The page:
• L. Sahara McGirt

Soothing Games: Skate City Now Available on Consoles & PC

By: L. Sahara McGirt (DarthSagaSwag)

Developer: Agens

Publisher: Snowman

Available on: Apple Arcade, Nintendo Switch, Xbox, Playstation, PC (Epic Game Store, Steam)

Review console: Xbox Series X


Welcome to Stack Up's first edition of Soothing Game Reviews. The month of May is Mental Health Awareness Month, and as such, some of our articles about games will cover the mental health aspect of video games, gaming, and gaming communities. Which are all a part of Stack Up's mission is to help active military and veteran mental health through gaming and geek culture. Why video games? Read all about that here.


Our Soothing Game Reviews will focus on games or genres of games that our writing team finds relaxing. Perfect for those times when we want to play a game on our PCs or consoles or open up an app on our phones and relax.


If you remember, back in February, we posted a Hype article for the announcement that Skate City is coming to consoles and PC. Skate City is now out on consoles and PC, and I got a chance to play it, thanks to the folks at popagenda.



I really enjoy skateboarding games, whether it's a Tony Hawk game or Skate. Something about these games has always been soothing to me. It could be the continuous play of riding a skateboard down a street, through a course, or the sound of the board's wheels as my character coasts along on concrete. Or even the wooden pop of the board as I trigger a kickflip and the resounding click of wheels against the pavement as I land the trick. Whatever it is, Skate City takes everything I enjoy about Skating games and takes it to another level.


To begin with, Skate City uses the Xbox controller's thumbsticks to pull off and execute the simpler tricks. The trigger and bumper buttons are used to do manuals and spins. This control setup makes me think of my elementary school years in the 90s playing with Tech Deck fingerboards. The motions are not exactly the same, but the sense of flicking still reminds me of them—much simpler times when the worst that could happen was my teacher taking my fingerboards away. (Ms. Allen, if you read this, thanks for at least giving them back at the end of the day.)


There really are not a lot of customizable options.

Skate City has two modes: Challenge Mode and Endless. While I did try the Challenge Mode, Skate City shines in its Endless Mode. Challenge Mode is what it says; a goal is given, whether it's doing tricks and reaching a certain score within a time limit, a race against an NPC skater, or doing specific tricks within a zone. This game mode can get frustrating, but it is the only way to earn SC to unlock the other locations and buy gear to customize your character.


Endless Mode gives players a chance to ride along in their chosen location at whatever speed or goal they want. Whether it's to practice endless tricks with no pressure or just to take a Sunday stroll on a skateboard while admiring the game's vibe. Endless Mode is not bogged down by time limits or challenges, and all sense of urgency is easily lost as the background visuals and nameless NPCs glide by.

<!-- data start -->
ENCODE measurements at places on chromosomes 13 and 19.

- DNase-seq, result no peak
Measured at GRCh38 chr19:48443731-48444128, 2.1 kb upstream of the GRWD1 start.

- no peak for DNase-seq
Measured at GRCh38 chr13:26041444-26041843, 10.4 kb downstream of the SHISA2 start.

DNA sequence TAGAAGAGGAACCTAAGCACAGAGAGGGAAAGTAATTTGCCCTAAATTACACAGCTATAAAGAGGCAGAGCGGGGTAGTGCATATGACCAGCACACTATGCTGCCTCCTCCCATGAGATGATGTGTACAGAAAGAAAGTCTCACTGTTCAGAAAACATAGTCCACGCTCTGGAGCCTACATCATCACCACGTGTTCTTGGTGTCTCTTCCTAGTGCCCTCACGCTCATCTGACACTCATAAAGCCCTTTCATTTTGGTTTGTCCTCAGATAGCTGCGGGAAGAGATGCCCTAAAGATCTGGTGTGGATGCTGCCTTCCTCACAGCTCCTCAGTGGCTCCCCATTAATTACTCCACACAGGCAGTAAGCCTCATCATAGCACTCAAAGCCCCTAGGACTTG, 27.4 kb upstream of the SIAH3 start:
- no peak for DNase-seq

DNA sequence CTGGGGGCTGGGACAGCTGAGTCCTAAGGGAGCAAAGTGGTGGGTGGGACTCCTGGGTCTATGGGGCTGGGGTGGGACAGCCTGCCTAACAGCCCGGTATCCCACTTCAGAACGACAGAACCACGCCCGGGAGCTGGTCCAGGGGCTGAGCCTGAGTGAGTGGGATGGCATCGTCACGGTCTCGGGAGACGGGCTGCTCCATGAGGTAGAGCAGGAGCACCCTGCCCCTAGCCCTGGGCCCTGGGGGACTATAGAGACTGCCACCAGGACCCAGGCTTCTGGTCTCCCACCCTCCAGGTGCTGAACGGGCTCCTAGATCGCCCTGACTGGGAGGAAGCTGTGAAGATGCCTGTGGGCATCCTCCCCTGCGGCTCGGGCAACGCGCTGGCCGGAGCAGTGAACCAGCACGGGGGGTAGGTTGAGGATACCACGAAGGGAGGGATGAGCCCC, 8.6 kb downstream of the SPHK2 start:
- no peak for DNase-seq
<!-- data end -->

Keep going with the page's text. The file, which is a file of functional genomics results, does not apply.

Interestingly, Skate City is set up as a sidescroller. This is a bit different from what I am used to, but it works for Skate City. My customizable skater coasted down sidewalks, the background scenery changing as they went. The background depends on location, Los Angeles, Oslo, Norway, and Barcelona, Spain. Los Angeles, in my opinion, was the more laidback of the settings of the game, as obstacles did not seem to be as frequent, and the background includes such scenery as a sailboat, basketball courts, parks, and palm trees.


Skate City's visuals are best described as easygoing. The colors are muted and soft. Sharp edges of the backgrounds almost seem to be softened with a kind of hazy blur. The day/night cycle of the game adds to the easygoing vibe as day lazily and subtly drifts into the night and back into day. Not unlike the oblivious skater I control drifting along the pavement as the background changes. The weather changes, sometimes with a blazing sun and other times, it rains. Still, the controlled skater rolls on, mindlessly skating and skating some more.



All of this happens to a soundtrack of relaxing Lo-fi beats, matching the visuals of this relatively comfortable skateboarding game. The scrolling sound of the wheels of the skateboard against the pavement are there in Skate City, just as they are in other skateboarding games. The wooden pop of successfully pulling off and landing a trick ensures that Skate City will probably be added to my continually growing number of skateboarding games to play in that last hour before bedtime.


If you get tired of sidescrolling, Endless mode in Skate City includes a camera control for players to get a closer look at their character as they do tricks. This mode is also useful for taking screenshots, with a slow-mo control that allows the player to capture their character doing tricks a little more easily. As shown below:



Performance-wise, Skate City is pretty smooth-sailing. The worst a player might encounter is accidentally landing a manual right before an area where they need to jump and getting stuck. Luckily, Skate City provides an easy restart button that puts the player right back at the beginning of the course.


Overall, Skate City is a fantastically soothing game, and it comes with a rather low price tag of $14.99 in the Microsoft Store. The game is also available on the Nintendo Switch, Playstation, on PC via the Epic Game Store or Steam. Or you can download it from the Apple Arcade for the convenience of playing while waiting for your appointment at the doctor's office.




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